Thomas Kamber

Jun 2008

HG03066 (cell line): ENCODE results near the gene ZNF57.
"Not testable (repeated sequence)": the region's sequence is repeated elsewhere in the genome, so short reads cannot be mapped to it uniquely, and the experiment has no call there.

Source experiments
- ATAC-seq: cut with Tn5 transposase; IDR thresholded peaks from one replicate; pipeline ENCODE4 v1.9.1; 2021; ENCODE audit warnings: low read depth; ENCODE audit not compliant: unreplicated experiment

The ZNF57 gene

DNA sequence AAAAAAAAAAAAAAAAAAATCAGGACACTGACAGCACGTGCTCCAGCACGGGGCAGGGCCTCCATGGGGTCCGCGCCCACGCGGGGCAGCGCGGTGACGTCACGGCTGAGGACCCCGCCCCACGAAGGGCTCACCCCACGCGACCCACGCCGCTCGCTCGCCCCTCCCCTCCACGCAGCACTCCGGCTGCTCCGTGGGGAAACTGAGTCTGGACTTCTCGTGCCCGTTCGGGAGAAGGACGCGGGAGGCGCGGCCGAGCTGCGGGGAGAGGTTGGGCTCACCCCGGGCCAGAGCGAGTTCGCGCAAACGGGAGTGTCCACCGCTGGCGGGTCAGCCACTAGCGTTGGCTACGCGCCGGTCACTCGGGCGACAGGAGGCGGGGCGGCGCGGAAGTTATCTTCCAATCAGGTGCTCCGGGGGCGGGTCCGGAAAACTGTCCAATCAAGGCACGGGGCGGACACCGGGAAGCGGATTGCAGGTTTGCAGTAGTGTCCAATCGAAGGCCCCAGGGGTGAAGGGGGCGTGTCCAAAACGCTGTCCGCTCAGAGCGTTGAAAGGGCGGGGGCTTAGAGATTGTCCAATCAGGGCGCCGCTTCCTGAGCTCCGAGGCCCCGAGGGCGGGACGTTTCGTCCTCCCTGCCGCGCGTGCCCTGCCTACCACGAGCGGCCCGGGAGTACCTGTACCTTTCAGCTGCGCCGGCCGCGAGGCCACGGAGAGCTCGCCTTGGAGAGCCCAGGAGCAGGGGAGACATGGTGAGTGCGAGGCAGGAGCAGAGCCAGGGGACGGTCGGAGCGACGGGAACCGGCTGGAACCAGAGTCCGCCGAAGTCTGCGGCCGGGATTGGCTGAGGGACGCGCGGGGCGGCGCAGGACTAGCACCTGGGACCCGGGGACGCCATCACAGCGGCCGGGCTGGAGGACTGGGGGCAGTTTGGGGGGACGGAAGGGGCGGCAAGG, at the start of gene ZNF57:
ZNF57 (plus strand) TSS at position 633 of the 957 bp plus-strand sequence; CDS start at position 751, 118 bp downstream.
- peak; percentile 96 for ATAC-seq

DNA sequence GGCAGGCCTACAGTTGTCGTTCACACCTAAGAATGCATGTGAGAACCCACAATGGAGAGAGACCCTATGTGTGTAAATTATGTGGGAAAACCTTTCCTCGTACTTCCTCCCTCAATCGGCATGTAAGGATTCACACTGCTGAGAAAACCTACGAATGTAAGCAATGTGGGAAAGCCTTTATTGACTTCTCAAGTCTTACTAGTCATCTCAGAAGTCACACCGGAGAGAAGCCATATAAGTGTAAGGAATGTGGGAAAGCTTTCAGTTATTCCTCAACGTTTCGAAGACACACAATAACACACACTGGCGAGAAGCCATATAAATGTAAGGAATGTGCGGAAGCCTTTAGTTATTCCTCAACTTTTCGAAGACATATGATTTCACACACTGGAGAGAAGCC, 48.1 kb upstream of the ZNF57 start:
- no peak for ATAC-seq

What a relief to find a class where you actually learn practical skills beyond creating small talk at cocktail parties (thank you liberal arts)! I’m grateful to have seen and tried writing business plans, learned about organization development, and received reality-based advice on management and trying to “do good” for others while “doing well” for your company. However, classes failed to stay on topic in most cases, and while adjunct Prof. Kamber’s professional anecdotes were instructive and relevant, they tended to draw on too long and devoid students of sufficient discussion time. Readings fluctuated between very light to the occasional overload, and could be sufficiently accomplished through reading subtitles rather than line-by-line. The schedule of punctuated workloads is a relief in the light times and a burden at others when the 18-page paper deadline looms 3 days away and you still need to conduct two interviews and survey 30 people for market research. Overall, the refreshing practicality of the course overrode discussion and reading dissatisfactions, and the subject matter attracted an interesting array of concerned and engaged students.